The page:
Concluding Recommendations for Grantmaking Institutions

Don’t rely on the IRS to define hate for your institution.

Because the act of defining, much less prohibiting or punishing, derogatory and intimidating speech is nearly impossible in a US court of law, grantmaking institutions should not rely upon the IRS for defining hate groups, hate speech, or hate activity.

Approach hate speech as a community safety and inclusion issue

Following academic and advocacy discussions surrounding the issue, foundation leaders should recognize that hate speech is best understood as an issue of safety, harm, and discrimination, rather than an issue of free speech or political expression. While legal conversations around the subject may be complex and obfuscating, taking steps to prevent hate activity being funded in their respective community should not be delayed.  

Convene internal learning sessions within your organization.

In order to develop long-term policies and due diligence procedures to prevent hate funding in their foundation, leaders should convene a task force dedicated to shared learning on the subject of hate speech and hate funding. Such a task force can help mobilize consensus and support for anti-hate policy development, while also providing a space to tackle complex conversations.

Develop a “delimiting definition” of hate speech for your organization. 

Just as other sectors, such as social media and higher education, have defined hate for their own fields, so too should the philanthropic sector define the parameters of what is and is not acceptable discourse in their community. Rather than attempting to identify a strict rubric to categorize various types of speech and activity, a “delimiting definition” can serve as a flexible guideline through which foundations can navigate the problem.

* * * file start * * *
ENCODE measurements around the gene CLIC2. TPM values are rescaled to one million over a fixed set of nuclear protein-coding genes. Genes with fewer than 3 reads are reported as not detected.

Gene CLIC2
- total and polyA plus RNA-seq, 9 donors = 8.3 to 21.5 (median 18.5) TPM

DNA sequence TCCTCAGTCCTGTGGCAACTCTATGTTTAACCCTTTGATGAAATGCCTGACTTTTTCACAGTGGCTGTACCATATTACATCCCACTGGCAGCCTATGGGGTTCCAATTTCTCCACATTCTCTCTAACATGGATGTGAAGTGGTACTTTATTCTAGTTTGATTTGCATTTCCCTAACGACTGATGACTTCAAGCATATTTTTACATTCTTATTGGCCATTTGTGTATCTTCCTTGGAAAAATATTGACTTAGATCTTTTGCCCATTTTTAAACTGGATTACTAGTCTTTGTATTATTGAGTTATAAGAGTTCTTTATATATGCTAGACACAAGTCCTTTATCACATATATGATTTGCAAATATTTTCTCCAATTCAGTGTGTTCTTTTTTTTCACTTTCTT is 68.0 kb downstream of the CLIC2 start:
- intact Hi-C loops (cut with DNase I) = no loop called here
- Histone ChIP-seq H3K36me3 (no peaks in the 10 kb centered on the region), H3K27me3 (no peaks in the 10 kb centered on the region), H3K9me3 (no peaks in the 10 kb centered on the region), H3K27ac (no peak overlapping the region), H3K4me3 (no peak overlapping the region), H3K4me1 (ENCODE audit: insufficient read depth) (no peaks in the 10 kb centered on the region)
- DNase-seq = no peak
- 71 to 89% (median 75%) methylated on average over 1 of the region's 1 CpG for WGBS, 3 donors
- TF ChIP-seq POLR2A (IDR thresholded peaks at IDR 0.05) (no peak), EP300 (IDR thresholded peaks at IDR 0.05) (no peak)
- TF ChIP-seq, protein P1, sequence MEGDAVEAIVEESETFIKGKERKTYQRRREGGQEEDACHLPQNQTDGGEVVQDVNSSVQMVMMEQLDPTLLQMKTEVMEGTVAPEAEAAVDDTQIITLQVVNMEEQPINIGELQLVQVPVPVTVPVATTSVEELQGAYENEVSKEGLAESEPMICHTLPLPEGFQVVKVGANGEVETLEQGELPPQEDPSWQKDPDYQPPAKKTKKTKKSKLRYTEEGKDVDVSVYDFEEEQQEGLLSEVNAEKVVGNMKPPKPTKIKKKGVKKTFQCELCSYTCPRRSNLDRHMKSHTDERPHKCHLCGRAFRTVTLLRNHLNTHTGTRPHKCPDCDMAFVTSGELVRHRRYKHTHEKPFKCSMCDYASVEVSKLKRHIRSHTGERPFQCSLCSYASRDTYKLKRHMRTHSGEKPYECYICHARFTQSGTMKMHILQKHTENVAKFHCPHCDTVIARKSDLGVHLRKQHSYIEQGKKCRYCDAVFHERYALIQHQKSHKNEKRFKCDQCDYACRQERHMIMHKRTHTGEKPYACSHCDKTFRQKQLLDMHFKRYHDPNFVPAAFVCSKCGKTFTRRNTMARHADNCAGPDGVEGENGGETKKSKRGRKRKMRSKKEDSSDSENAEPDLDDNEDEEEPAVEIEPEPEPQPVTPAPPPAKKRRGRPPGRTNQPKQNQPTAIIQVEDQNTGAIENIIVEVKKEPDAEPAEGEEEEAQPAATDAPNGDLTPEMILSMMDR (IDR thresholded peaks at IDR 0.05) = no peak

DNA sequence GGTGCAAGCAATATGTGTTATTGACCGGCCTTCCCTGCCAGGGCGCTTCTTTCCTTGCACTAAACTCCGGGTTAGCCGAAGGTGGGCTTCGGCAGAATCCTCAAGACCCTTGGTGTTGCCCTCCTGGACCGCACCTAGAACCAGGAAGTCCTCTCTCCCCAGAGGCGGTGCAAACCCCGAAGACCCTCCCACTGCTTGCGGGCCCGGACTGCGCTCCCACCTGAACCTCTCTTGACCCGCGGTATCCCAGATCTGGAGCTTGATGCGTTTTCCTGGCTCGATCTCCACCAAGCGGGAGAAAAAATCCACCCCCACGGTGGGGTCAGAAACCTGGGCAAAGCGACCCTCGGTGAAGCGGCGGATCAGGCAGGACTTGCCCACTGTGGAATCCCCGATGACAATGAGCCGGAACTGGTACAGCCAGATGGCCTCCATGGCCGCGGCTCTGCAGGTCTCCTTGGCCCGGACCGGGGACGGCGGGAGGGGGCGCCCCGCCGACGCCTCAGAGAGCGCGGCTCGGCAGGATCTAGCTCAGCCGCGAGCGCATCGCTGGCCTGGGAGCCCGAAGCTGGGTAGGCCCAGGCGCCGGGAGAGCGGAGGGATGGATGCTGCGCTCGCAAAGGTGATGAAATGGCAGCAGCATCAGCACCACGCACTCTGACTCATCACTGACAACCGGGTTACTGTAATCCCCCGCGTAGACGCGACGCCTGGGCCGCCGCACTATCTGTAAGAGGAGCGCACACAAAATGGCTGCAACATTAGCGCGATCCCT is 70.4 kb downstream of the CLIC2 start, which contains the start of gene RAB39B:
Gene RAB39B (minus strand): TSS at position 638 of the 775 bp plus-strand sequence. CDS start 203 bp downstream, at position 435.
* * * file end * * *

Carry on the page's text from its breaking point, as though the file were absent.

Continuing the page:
[1] Theis, Michael. “‘Hate Groups’ Received Millions From 351 Charities and Foundations, Chronicle Review Finds.” Chronicle Review. February 3, 2021.

[2] Fadel, Leila. “Mainstream Charities Are Unwittingly Funding Anti-Muslim Hate Groups, Report Says.NPR. May 7, 2019; Kotch, Alex. “America’s Biggest Christian Charity Funnels Tens of Millions to Hate Groups.Sludge. March 18, 2019.

[3] Brown, A. (2017a). What is Hate Speech? Part 1: The Myth of Hate. Law and Philosophy, 36, 419–468.

[4]Virginia v. Black.” Global Freedom of Expression. Columbia University. February 6, 2020.

[5] Howard, Jeffrey W. “Free Speech and Hate Speech.” Annual Review of Political Science. 2019. 22.

[6]Comparing Hate Speech Laws in The U.S. And Abroad.” NPR. March 3, 2011.

[7] Howard, Jeffrey W. “Free Speech and Hate Speech.” Annual Review of Political Science. 2019. 22.

[8] Turley, Jonathan. “No, the U.S. Does Not Need European-Style Hate Speech Laws.USA Today. November 8, 2019.

[9] Waldron, Jeremy. The Harm in Hate Speech. Cambridge (Massachusetts): Harvard University Press, 2014.

[10] Heinze, Eric. Hate Speech and Democratic Citizenship. Oxford: Oxford University Press, 2016.

[11] Butler, Judith. “Limits on Free Speech?” Academe Blog. December 7, 2017.

[12] Ibid.

[13]Hate Studies.” Bard Center for the Study of Hate. February 16, 2021.

[14] Gelber, Katharine. “Differentiating Hate Speech: A Systemic Discrimination Approach.” Critical Review of International Social and Political Philosophy. 2019. 1-22.

[15]Hate Speech on Social Media: Global Comparisons.” Council on Foreign Relations. June 7, 2019.

[16] Roose, Kevin. “On Gab, an Extremist-Friendly Site, Pittsburgh Shooting Suspect Aired His Hatred in Full.” The New York Times. October 28, 2018.

[17] Evans, Robert. “Shitposting, Inspirational Terrorism, and the Christchurch Mosque Massacre.” Bellingcat. March 15, 2019.

[18] Berman, Mark. “Prosecutors Say Dylann Roof ‘Self-Radicalized’ Online, Wrote Another Manifesto in Jail.” The Washington Post. April 28, 2019.

[19] Müller, Karsten, and Carlo Schwarz. “Fanning the Flames of Hate: Social Media and Hate Crime.” SSRN. December 7, 2017.